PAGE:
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Battle of the Haze: New England IPA or West Coast IPA

Updated: Apr 14, 2021

A few years ago some relatives of mine moved home to their native Washingtonian roots, after a decade in New England, and they complained about our IPAs. I said we get great IPAs here in Maryland and I set off to prove that and have an epic battle of the Hazy vs traditional IPA. Thus the title of this post. My grand plan was a bracketed battle royal with an equal number of West and East Coast IPAs. I got home with six 6 packs, two 12 packs, and two 4 packs, and realized I only bought two hazy IPAs both from MD and not NE. Turns out when you buy that much beer at once, I should say that many different beers, because we usually have at least two local sixtels on tap at home, you are libel to get mixed up.

What You Need to Know About IPAs

Let’s back up. It’s possible that some of you have already left because you didn’t know there was a difference or that a battle must be held. Here’s a little background info. Raise your hand if you’ve been into a beer bar and ordered an IPA flight and some buzzed guy next to you tells you that IPA stands for India Pale Ale and that they had to put extra hops in the beer in order for it to make it all the way from England to India in the 18th century. Me, me, me! Ignore him, he’s both wrong and unwilling to hear that he’s wrong. This is one of the greatest beer myths. The first recipe that’s been authenticated, lol, to have used that much hops isn’t until the 19th century and the rest is probably not that interesting to you. If you’d like to read more I recommend you head to Beer Connoisseur.

Ok, great. What about the West Coast vs East Coast part? Listen to this guy, he works for a beer distributor and describes the difference pretty well.

And what’s a hazy IPA? It’s a specialty IPA that’s more popular on the east coast. It’s filled with bold hops, but the yeast is actually what gives it that creamy mouthfeel and hazy appearance. Hazy IPAs are made with yeast that don’t sink right to the bottom and they’re made with high protein malts that play around with them, giving hazy IPAs their unique look and feel. Remember what that guy said about malt and the East Coast? This is related to the haze craze starting in New England. If you want to know more, Mr. Beer will be happy to confuse you further.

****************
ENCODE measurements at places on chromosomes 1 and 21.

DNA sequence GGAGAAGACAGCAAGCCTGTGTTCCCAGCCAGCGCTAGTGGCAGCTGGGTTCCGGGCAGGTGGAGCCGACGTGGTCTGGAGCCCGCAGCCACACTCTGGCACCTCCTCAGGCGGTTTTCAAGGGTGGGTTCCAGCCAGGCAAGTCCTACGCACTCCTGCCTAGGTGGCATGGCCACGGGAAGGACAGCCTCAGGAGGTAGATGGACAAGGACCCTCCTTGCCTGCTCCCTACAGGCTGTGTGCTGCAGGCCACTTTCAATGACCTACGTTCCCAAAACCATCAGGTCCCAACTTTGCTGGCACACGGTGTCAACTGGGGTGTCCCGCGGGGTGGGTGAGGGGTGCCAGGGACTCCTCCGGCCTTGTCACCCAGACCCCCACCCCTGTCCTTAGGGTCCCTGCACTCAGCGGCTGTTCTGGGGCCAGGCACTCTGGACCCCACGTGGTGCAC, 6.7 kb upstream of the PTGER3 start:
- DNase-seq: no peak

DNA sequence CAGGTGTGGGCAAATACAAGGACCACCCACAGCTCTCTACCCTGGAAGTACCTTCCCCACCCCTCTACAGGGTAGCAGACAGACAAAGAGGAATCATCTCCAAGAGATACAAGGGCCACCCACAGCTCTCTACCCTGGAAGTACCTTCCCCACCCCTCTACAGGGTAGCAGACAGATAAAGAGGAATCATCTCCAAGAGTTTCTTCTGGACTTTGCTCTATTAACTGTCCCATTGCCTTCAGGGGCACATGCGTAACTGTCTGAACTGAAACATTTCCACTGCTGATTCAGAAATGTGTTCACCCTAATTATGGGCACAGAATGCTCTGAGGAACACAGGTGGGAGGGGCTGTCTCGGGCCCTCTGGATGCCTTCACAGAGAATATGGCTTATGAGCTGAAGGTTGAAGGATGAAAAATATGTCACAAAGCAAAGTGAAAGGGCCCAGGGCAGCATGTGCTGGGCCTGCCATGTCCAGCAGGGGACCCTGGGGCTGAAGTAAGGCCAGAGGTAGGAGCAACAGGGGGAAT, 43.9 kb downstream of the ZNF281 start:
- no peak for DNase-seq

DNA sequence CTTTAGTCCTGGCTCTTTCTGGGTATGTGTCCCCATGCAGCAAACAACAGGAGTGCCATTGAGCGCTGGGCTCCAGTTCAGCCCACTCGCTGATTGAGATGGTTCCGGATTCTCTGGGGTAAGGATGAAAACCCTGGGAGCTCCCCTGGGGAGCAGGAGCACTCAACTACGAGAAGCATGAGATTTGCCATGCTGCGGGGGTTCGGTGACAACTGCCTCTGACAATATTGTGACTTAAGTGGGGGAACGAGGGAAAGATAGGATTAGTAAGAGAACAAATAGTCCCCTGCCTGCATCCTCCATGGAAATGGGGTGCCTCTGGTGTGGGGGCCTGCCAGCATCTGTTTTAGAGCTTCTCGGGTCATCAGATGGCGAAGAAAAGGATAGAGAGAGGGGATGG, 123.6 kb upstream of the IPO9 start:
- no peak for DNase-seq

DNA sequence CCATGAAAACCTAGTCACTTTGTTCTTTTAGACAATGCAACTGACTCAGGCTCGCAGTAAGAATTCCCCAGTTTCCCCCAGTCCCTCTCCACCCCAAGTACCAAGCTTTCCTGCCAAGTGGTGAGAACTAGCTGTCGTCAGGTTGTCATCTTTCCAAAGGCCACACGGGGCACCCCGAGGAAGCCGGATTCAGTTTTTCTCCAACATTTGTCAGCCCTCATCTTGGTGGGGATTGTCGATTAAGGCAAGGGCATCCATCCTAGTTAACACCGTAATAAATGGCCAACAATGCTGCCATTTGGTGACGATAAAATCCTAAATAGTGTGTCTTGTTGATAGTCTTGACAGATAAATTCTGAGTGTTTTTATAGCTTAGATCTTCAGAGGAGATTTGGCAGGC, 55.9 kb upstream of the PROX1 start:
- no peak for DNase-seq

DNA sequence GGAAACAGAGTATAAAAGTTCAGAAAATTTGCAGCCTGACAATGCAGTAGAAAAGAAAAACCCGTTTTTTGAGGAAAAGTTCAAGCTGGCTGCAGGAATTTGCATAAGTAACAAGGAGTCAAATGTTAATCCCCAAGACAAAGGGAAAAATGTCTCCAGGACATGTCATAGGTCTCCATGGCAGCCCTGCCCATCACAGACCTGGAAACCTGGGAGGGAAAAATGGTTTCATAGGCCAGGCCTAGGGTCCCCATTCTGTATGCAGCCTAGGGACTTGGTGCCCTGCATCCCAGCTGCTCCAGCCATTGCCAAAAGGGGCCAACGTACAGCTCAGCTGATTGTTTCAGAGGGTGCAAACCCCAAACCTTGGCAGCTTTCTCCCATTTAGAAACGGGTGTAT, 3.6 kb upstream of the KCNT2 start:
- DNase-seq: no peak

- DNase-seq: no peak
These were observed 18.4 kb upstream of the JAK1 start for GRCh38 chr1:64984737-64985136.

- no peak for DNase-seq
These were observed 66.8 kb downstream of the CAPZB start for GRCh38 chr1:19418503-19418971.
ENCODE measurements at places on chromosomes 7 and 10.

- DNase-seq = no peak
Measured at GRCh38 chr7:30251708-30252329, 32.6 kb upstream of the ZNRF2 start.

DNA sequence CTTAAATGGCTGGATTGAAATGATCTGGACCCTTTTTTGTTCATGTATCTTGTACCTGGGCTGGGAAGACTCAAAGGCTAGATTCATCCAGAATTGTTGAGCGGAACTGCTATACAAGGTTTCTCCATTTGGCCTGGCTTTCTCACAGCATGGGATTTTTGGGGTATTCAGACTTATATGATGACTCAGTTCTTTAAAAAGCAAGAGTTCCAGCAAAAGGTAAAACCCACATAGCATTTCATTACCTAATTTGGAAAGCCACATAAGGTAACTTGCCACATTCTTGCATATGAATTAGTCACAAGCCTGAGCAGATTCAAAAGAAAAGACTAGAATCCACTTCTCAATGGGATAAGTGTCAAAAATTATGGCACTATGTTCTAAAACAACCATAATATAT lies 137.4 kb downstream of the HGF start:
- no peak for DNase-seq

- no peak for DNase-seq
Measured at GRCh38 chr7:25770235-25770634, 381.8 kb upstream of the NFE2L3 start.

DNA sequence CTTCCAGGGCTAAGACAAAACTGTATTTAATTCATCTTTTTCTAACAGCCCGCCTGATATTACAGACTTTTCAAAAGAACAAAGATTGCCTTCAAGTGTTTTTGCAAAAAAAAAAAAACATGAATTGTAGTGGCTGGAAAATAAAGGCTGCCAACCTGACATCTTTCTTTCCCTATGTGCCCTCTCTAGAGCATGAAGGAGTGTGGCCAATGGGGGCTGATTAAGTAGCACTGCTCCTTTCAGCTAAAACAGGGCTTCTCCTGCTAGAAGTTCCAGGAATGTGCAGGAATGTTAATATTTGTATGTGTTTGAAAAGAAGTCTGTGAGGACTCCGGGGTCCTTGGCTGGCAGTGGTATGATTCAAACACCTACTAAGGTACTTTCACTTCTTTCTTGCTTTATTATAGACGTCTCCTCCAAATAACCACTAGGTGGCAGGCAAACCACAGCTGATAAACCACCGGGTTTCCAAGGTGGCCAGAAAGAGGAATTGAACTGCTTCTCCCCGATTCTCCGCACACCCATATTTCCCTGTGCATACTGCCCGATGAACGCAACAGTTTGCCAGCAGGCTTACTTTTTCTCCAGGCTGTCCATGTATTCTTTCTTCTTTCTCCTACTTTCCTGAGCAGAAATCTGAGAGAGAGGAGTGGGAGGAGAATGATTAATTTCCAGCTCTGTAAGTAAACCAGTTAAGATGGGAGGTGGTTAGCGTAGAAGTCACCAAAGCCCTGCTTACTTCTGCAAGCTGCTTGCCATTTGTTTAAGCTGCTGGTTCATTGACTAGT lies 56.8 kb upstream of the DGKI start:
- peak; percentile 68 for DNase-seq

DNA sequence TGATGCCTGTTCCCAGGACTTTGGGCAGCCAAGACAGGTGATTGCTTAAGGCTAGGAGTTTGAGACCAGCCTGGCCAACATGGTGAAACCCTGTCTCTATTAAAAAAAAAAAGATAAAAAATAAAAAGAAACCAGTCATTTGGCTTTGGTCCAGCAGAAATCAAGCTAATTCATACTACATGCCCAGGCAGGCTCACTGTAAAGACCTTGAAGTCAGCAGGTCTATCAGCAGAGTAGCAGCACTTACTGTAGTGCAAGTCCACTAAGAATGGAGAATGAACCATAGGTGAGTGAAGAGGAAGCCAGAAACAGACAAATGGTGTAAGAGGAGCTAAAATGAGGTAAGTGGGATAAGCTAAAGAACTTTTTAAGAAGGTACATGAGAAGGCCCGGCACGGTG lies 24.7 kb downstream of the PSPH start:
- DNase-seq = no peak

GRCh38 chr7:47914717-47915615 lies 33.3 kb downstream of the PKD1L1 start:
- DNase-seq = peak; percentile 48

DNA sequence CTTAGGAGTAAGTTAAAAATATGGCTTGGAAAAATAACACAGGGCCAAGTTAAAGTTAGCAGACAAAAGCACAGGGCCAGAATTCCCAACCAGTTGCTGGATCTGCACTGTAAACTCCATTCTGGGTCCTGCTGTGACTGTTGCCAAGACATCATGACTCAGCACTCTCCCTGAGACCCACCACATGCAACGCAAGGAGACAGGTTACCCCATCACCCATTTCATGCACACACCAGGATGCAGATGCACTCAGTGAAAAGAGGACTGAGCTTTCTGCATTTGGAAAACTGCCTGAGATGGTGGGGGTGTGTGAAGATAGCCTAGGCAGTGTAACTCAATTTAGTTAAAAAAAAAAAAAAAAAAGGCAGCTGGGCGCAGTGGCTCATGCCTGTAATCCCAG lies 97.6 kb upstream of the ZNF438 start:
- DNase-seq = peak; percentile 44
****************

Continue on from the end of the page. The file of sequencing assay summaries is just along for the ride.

Our Experiment

On to our experiment slash pandemic double date night that I made too complicated and we all got confused. I am looking at four sets of notes and a blog post from one of the participants who’s a burgeoning psychologist on the brain science of having a beer with friends on a Friday night. Check it out on Cool, cool. There is some good stuff in here, and some things I can’t read, those are my notes mostly. But let’s be real for a min, and admit you are interested in the beer and wings but mostly come here to be amused by my pomp and circumstance over every minor event I do. In other words, Mandie, bring on the pictures!

The West Coast IPA Contestants:

Lagunitas IPA (CA)

Stone IPA (CA)

New Belgium Voodoo (CO)

The East Coast IPA Contestants:

Sam Adams Rebel (MA)

Jailbreak Poor Righteous (MD)

Key Brewing Bail Money (MD)

The Hazy New England Style Contestants:

Manor Hill Citra Splendor (MD)

Oliver Ale BMORE Hazy (MD)

The Judges:

Amanda & Patrick

Sarah & Paul

The Pairings:

Old Bay Dry Rub Wings

BBQ Sauce Wings

Buffalo Wings

Celery w/ Ranch or Blue Cheese Dressing

Soft Pretzels and Pub Cheese

Chocolate Cupcakes

It's hard to know where to go from here because I made it so complicated, but the special educator and cyber annalist took really good and organized notes, the psychology student took his notes, and mine are in-legible. Yeah that tracks. Let's see what we can do with that...

The West Coast IPAs

1. Stone IPA: Everyone used phrases like "easy drinking" and "classic IPA." We gave it a medium bitterness that worked with the sweeter BBQ sauce wings but not with the spicier wings.